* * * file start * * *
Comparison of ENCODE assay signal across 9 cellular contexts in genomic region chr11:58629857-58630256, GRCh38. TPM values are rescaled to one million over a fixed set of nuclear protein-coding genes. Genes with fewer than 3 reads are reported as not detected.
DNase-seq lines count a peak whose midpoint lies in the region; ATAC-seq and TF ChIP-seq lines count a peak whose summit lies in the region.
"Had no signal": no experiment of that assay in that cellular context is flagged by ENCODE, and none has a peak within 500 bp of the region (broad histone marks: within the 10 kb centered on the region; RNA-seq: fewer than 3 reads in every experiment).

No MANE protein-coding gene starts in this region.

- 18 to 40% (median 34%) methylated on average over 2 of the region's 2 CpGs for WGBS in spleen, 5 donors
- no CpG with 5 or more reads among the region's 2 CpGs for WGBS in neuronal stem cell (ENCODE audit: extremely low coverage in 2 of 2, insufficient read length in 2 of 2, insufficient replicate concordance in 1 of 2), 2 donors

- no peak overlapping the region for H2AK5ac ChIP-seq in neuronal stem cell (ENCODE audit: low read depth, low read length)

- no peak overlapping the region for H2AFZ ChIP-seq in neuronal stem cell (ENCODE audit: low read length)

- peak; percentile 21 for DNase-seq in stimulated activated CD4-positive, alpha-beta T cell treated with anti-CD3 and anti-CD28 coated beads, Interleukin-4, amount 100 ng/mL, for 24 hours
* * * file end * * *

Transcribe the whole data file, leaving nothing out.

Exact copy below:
Comparison of ENCODE assay signal across 9 cellular contexts in genomic region chr11:58629857-58630256, GRCh38. TPM values are rescaled to one million over a fixed set of nuclear protein-coding genes. Genes with fewer than 3 reads are reported as not detected.
DNase-seq lines count a peak whose midpoint lies in the region; ATAC-seq and TF ChIP-seq lines count a peak whose summit lies in the region.
"Had no signal": no experiment of that assay in that cellular context is flagged by ENCODE, and none has a peak within 500 bp of the region (broad histone marks: within the 10 kb centered on the region; RNA-seq: fewer than 3 reads in every experiment).

No MANE protein-coding gene starts in this region.

- 18 to 40% (median 34%) methylated on average over 2 of the region's 2 CpGs for WGBS in spleen, 5 donors
- no CpG with 5 or more reads among the region's 2 CpGs for WGBS in neuronal stem cell (ENCODE audit: extremely low coverage in 2 of 2, insufficient read length in 2 of 2, insufficient replicate concordance in 1 of 2), 2 donors

- no peak overlapping the region for H2AK5ac ChIP-seq in neuronal stem cell (ENCODE audit: low read depth, low read length)

- no peak overlapping the region for H2AFZ ChIP-seq in neuronal stem cell (ENCODE audit: low read length)

- peak; percentile 21 for DNase-seq in stimulated activated CD4-positive, alpha-beta T cell treated with anti-CD3 and anti-CD28 coated beads, Interleukin-4, amount 100 ng/mL, for 24 hours